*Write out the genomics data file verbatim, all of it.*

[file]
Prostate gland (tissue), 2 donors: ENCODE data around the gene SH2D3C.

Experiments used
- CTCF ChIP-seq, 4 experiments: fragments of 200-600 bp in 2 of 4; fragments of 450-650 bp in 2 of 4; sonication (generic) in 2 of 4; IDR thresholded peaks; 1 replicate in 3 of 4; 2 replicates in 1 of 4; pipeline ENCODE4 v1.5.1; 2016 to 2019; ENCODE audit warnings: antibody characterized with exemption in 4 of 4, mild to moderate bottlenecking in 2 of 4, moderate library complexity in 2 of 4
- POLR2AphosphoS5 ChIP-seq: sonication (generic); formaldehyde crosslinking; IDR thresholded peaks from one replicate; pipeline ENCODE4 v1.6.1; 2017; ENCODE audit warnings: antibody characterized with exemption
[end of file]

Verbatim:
Prostate gland (tissue), 2 donors: ENCODE data around the gene SH2D3C.

Experiments used
- CTCF ChIP-seq, 4 experiments: fragments of 200-600 bp in 2 of 4; fragments of 450-650 bp in 2 of 4; sonication (generic) in 2 of 4; IDR thresholded peaks; 1 replicate in 3 of 4; 2 replicates in 1 of 4; pipeline ENCODE4 v1.5.1; 2016 to 2019; ENCODE audit warnings: antibody characterized with exemption in 4 of 4, mild to moderate bottlenecking in 2 of 4, moderate library complexity in 2 of 4
- POLR2AphosphoS5 ChIP-seq: sonication (generic); formaldehyde crosslinking; IDR thresholded peaks from one replicate; pipeline ENCODE4 v1.6.1; 2017; ENCODE audit warnings: antibody characterized with exemption